TOKYO • Takata Corp, the airbag maker facing billions in possible costs for the biggest recall in automotive history, is in talks with potential buyers including KKR & Co, according to a person familiar with the matter.
Talks are at a preliminary stage and KKR is not the only candidate, said the person, who asked not to be named as the discussions are private. Takata spokesman Akiko Watanabe and KKR spokesman Steve Okun declined to comment.
Takata's shares surged by 21 per cent, the daily limit, in Tokyo yesterday after the Nikkei reported that KKR plans to offer support and lead a restructuring effort in place of the founding Takada family.
The founding family owns nearly 60 per cent of the firm, which was started by Mr Takezo Takada in 1933 as a maker of parachutes and textiles, and is now run by his grandson.
Shares had plunged 65 per cent over the last year, dropping the firm's market capitalisation to 38.1 billion yen (S$477 million).
"The market has been waiting for some sort of positive news for a long time, so it reacted sharply. After all, Takata is a company that has technology and makes important products," said equity strategist Mitsuo Shimizu at Japan Asia Securities Group. "There's a question mark over whether an overseas investment fund will really exert a lot of effort to restructure Takata, because they may just sell it to others."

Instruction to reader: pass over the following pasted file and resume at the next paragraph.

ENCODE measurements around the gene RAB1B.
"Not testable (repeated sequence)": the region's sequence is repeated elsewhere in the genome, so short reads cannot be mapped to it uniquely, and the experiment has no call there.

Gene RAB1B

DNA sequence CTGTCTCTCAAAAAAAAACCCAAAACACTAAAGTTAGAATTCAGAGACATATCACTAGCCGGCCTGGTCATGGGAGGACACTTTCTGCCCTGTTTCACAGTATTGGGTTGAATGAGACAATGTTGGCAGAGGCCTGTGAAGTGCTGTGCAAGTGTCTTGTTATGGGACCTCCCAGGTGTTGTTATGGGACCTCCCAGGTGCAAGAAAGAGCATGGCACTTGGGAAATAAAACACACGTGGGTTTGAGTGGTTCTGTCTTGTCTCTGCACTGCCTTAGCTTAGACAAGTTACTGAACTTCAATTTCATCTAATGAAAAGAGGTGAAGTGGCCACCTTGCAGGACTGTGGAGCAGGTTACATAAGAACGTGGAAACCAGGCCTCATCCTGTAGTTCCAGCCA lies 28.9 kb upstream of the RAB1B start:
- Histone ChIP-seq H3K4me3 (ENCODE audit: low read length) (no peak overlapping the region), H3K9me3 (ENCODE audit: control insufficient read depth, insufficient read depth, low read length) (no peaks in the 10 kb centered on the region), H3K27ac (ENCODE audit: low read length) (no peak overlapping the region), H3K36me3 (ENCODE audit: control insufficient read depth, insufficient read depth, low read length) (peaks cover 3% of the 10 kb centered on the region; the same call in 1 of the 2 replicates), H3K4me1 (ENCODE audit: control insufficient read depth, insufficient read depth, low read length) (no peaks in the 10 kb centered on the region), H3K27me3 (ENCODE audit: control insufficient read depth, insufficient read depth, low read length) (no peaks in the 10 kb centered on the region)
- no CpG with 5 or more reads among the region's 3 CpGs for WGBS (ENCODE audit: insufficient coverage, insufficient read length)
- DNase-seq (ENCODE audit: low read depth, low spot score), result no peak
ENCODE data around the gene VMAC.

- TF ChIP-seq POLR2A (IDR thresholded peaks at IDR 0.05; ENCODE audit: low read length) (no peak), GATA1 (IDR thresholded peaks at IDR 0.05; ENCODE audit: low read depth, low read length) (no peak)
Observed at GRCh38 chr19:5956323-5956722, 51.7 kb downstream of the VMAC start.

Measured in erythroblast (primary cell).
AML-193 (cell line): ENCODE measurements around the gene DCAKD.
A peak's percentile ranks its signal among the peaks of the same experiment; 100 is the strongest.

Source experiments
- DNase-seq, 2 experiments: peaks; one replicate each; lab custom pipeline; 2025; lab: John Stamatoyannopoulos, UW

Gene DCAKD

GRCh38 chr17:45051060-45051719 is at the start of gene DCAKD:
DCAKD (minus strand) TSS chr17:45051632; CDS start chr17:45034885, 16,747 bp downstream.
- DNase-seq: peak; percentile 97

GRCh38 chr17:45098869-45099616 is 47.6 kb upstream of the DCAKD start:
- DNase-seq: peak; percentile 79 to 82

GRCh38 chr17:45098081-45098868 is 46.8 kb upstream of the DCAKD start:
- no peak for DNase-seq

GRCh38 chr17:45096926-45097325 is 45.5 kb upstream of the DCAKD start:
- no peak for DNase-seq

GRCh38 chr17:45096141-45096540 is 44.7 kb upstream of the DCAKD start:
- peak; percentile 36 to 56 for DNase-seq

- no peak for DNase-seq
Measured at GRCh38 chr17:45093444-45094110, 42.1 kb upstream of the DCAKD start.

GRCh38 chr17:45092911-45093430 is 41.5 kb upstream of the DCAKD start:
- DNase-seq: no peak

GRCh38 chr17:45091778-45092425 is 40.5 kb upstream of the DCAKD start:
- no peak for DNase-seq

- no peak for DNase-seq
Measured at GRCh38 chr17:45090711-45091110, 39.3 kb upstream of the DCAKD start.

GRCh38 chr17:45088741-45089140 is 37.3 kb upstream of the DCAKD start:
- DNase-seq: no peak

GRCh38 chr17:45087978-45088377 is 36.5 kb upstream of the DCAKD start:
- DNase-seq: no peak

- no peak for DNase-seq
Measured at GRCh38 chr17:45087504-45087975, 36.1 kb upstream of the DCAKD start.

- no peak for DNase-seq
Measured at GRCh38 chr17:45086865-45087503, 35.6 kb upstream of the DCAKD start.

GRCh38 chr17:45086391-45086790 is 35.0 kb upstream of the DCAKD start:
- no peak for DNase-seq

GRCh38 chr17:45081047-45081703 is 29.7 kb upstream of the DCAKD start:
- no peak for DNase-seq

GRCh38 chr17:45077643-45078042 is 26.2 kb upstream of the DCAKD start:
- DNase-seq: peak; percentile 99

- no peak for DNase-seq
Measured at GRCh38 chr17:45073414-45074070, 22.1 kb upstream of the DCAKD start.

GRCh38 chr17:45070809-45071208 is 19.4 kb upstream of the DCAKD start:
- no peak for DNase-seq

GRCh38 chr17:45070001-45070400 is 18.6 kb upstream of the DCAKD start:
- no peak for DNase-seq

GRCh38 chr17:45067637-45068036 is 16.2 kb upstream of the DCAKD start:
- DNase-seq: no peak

At least 13 deaths in the United States and Malaysia have been linked to defective Takata airbag inflators that can deploy too forcefully, rupture and spray plastic and metal parts at drivers and passengers.
Carmakers led by Honda Motor had recalled at least 60 million airbags globally before US regulators this month ordered the replacement of as many as 40 million more.
KKR raised US$3.35 billion for its second special-situations fund in April, and the team, run out of the US, provides debt or equity to companies that have distressed capital structures or are undergoing events such as restructuring or mergers.
KKR currently invests in Japanese companies, including in Panasonic Healthcare and Pioneer DJ Corporation. It has also formed a venture with China Orient Asset Management Corp to invest in credit and distressed assets in China.
KKR failed in its bid for Lumileds, the components unit of Royal Philips' lighting division, in March last year.
That sale also included Philips Automotives' lighting business.